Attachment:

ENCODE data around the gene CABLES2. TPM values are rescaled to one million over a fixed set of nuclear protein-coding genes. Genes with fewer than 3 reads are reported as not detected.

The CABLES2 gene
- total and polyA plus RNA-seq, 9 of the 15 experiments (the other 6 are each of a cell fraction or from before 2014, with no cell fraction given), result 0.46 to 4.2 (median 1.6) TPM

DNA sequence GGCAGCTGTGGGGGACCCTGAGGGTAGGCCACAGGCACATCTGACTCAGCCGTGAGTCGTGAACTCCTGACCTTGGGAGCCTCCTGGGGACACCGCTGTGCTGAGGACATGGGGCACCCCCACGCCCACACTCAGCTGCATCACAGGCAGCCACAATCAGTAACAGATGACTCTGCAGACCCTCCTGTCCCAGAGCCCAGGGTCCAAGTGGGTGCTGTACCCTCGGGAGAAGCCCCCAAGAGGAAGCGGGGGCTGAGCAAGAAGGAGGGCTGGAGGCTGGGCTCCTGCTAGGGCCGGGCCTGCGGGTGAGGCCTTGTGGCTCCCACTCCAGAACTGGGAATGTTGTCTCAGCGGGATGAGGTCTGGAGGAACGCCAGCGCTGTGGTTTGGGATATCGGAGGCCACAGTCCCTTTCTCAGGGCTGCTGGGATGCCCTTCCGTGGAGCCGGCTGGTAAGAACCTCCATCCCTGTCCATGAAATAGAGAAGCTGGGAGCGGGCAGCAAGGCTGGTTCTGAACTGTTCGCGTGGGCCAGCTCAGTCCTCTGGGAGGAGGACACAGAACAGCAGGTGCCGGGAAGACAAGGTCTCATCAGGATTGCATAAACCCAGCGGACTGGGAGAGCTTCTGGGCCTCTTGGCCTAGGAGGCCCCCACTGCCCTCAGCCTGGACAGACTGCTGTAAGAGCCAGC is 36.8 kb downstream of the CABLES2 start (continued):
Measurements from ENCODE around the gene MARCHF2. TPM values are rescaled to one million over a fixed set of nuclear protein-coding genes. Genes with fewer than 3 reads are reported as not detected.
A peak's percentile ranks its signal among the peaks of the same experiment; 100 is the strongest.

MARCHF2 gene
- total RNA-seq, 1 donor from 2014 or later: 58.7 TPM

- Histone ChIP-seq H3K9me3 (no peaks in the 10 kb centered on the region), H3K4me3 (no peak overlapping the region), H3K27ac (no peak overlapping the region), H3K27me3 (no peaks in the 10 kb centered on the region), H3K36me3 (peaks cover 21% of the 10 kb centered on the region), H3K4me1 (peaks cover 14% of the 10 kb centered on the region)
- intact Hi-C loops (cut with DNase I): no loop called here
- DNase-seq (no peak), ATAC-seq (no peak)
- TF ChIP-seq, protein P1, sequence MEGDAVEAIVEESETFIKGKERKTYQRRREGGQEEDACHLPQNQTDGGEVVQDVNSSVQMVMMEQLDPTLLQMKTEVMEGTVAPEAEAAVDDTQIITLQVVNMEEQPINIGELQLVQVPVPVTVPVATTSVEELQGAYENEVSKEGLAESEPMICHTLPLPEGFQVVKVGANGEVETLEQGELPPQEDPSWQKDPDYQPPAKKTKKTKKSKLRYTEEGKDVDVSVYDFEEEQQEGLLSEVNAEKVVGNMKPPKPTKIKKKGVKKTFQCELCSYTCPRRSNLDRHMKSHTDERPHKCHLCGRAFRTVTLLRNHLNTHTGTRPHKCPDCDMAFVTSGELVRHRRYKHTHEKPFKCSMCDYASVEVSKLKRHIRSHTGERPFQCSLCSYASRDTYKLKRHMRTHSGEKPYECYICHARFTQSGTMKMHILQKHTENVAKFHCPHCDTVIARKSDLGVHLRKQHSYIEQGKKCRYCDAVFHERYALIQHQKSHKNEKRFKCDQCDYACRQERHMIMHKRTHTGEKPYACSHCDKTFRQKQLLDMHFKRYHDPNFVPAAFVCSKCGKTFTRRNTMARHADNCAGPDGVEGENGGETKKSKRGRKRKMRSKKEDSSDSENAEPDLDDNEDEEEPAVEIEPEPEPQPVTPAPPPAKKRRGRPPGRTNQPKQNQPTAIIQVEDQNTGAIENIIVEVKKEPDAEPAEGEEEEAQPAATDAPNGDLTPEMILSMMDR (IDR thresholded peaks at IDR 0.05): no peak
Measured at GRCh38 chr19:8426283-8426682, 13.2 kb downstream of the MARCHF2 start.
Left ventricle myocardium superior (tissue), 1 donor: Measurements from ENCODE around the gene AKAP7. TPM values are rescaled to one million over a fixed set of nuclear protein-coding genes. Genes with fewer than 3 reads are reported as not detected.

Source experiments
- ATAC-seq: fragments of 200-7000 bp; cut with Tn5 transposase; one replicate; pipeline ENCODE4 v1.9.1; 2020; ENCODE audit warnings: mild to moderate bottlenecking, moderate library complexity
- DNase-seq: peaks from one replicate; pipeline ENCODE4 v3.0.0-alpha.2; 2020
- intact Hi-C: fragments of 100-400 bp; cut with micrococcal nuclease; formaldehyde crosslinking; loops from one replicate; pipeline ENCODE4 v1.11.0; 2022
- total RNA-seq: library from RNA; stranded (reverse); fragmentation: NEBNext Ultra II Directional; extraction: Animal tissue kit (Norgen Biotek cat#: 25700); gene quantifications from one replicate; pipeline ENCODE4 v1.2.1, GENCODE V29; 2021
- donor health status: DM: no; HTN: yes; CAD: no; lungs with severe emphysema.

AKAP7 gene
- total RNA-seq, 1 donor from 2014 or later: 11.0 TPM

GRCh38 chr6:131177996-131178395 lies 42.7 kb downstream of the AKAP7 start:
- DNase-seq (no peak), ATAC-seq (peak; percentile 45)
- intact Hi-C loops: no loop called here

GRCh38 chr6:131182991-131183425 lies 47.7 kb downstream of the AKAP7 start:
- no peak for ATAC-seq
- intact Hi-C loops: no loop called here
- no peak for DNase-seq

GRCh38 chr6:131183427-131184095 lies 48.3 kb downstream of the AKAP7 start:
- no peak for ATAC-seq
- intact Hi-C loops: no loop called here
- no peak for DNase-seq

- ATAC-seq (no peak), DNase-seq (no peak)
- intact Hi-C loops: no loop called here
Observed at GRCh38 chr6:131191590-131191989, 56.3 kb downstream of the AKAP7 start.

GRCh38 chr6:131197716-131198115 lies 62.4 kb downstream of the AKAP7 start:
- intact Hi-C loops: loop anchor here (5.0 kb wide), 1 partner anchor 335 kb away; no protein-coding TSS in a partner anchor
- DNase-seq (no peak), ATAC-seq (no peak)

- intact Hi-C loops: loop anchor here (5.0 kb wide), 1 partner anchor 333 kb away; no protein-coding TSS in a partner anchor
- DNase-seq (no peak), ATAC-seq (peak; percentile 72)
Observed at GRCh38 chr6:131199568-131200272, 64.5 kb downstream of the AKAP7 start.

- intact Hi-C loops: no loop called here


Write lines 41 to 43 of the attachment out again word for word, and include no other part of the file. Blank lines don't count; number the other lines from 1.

- DNase-seq (no peak), ATAC-seq (peak; percentile 72)
Observed at GRCh38 chr6:131199568-131200272, 64.5 kb downstream of the AKAP7 start.

- intact Hi-C loops: no loop called here